TOKYO: Japanese wholesale prices marked their first annual increase in more than a year in March, a sign that rising commodities costs are pinching corporate margins and adding inflationary pressure to the world’s third-largest economy.
Japan’s corporate goods price index (CGPI), which measures the price firms charge each other for their goods and services, rose 1 per cent in March from a year earlier, Bank of Japan (BOJ) data showed on Monday, marking the first rise in 13 months, report agencies.Markets are turning their attention to the return of inflation as advanced economies recover from the impact of the Covid-19 pandemic last year, forcing some central banks to offer reassurances that a brief uptick in prices won’t trigger a withdrawal of stimulus.
Analysts, however, expect the fallout on consumer inflation to remain more modest in Japan than in the United States, as soft wage growth and slow vaccines rollouts are seen weighing on Japan’s household spending.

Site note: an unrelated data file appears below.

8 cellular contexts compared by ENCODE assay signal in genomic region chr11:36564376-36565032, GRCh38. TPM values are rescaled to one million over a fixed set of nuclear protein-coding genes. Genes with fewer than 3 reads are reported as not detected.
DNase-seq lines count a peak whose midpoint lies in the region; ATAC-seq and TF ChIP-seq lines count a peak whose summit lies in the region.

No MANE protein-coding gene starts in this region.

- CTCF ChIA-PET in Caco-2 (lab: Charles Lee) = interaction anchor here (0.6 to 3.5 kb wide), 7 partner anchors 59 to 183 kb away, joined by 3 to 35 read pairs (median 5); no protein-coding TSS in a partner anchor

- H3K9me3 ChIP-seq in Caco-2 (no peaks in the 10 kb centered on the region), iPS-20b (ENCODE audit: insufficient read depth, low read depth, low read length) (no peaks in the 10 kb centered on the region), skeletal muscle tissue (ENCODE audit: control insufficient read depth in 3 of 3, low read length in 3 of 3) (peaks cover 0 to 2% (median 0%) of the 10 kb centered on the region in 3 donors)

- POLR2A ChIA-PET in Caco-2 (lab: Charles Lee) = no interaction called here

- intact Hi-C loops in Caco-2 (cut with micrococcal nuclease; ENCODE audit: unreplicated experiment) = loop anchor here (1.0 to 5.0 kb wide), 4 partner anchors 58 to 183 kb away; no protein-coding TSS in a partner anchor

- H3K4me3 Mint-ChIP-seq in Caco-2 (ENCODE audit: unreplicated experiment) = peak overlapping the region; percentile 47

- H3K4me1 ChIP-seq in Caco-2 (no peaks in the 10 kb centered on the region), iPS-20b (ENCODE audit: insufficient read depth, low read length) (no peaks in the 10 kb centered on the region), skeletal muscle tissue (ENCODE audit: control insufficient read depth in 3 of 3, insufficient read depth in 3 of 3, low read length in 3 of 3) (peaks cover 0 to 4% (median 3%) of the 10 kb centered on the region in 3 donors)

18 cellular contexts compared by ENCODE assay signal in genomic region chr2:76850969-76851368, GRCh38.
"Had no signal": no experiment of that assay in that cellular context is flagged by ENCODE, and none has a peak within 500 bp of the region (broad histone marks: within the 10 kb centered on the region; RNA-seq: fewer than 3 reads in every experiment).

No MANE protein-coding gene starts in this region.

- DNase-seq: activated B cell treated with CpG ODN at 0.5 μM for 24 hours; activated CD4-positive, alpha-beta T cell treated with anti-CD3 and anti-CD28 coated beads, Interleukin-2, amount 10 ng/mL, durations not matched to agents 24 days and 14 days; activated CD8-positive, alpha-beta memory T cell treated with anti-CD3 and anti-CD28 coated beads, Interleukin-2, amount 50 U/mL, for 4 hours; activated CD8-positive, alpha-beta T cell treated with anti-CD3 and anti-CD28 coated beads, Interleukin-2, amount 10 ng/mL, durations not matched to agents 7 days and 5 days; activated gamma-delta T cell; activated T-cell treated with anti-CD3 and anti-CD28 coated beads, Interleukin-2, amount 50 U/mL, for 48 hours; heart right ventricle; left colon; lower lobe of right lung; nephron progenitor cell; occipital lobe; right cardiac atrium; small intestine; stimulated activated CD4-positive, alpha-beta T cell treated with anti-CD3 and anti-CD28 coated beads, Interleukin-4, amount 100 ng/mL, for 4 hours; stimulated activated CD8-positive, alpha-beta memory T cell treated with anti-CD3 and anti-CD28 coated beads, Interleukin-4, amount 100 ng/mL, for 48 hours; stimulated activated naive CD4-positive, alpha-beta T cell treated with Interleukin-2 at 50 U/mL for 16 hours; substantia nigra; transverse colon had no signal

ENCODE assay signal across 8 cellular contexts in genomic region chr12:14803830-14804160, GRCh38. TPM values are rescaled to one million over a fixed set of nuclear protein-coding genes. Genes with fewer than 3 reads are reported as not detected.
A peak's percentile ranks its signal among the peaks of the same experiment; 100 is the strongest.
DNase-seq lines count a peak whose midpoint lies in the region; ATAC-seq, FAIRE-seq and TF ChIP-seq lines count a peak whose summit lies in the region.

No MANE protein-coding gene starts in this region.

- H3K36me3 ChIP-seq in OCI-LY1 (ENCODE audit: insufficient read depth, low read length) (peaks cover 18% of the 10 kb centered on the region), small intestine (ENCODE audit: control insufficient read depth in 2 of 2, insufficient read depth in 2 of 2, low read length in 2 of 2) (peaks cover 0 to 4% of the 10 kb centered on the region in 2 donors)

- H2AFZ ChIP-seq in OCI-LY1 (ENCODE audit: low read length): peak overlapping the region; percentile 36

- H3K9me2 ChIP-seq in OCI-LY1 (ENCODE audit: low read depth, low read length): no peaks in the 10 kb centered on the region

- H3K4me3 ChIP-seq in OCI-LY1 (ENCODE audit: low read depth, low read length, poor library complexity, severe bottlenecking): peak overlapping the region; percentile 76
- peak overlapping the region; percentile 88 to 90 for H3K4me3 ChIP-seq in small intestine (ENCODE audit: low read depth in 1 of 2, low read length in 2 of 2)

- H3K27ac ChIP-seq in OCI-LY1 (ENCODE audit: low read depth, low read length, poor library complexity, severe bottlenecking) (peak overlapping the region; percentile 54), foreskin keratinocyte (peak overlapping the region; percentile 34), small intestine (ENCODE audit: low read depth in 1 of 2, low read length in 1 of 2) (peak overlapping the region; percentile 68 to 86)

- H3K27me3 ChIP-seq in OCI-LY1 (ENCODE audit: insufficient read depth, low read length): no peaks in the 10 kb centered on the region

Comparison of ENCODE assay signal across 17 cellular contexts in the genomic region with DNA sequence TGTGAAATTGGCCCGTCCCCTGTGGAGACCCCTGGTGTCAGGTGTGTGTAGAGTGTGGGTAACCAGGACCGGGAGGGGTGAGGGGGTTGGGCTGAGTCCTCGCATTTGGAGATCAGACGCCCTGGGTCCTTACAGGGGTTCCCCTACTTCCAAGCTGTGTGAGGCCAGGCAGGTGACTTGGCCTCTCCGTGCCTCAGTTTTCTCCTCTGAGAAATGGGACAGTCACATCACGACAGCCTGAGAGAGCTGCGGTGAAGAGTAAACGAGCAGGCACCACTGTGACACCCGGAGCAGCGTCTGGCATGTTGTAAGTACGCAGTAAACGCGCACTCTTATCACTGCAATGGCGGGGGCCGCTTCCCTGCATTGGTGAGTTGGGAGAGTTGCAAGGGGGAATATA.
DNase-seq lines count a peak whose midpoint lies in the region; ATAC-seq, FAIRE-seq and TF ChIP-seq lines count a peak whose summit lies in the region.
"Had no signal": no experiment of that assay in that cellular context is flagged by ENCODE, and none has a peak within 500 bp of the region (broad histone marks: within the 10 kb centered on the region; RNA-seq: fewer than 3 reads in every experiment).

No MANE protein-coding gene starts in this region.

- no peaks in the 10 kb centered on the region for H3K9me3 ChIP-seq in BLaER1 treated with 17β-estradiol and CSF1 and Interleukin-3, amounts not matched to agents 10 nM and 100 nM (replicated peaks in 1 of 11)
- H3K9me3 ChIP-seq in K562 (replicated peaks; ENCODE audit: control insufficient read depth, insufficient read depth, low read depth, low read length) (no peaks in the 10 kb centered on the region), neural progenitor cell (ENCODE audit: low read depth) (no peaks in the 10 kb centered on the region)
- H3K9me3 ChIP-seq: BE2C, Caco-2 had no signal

The March jump in wholesale prices, which was at the fastest pace since January 2020, exceeded a median market forecast for a 0.5 per cent increase and followed a 0.6 per cent fall in February. “While there’s still a lot of uncertainty on the outlook, global economic activity is picking up and keeping commodities prices high,” said Kouta Fujiwara, an economist at NLI Research Institute. “Given the base effect of last year’s sharp fall, Japan’s wholesale inflation may spike to around 3 per cent from April,” he said. Most of the gain in March wholesale prices was driven by a 29 per cent spike in prices of non-ferrous metals goods and 9.8 per cent rise in those for oil products and coal, showing how a rebound in global demand for commodities pushed up costs for Japanese firms. Compared with a month ago, wholesale prices jumped 0.8 per cent in March to mark the biggest gain since October 2019. “The increase is driven mostly by recoveries in US and Chinese economies, which are pushing up global commodities prices, rather than a rebound in domestic demand,” said Shigeru Shimizu, the head of a BOJ division overseeing price moves.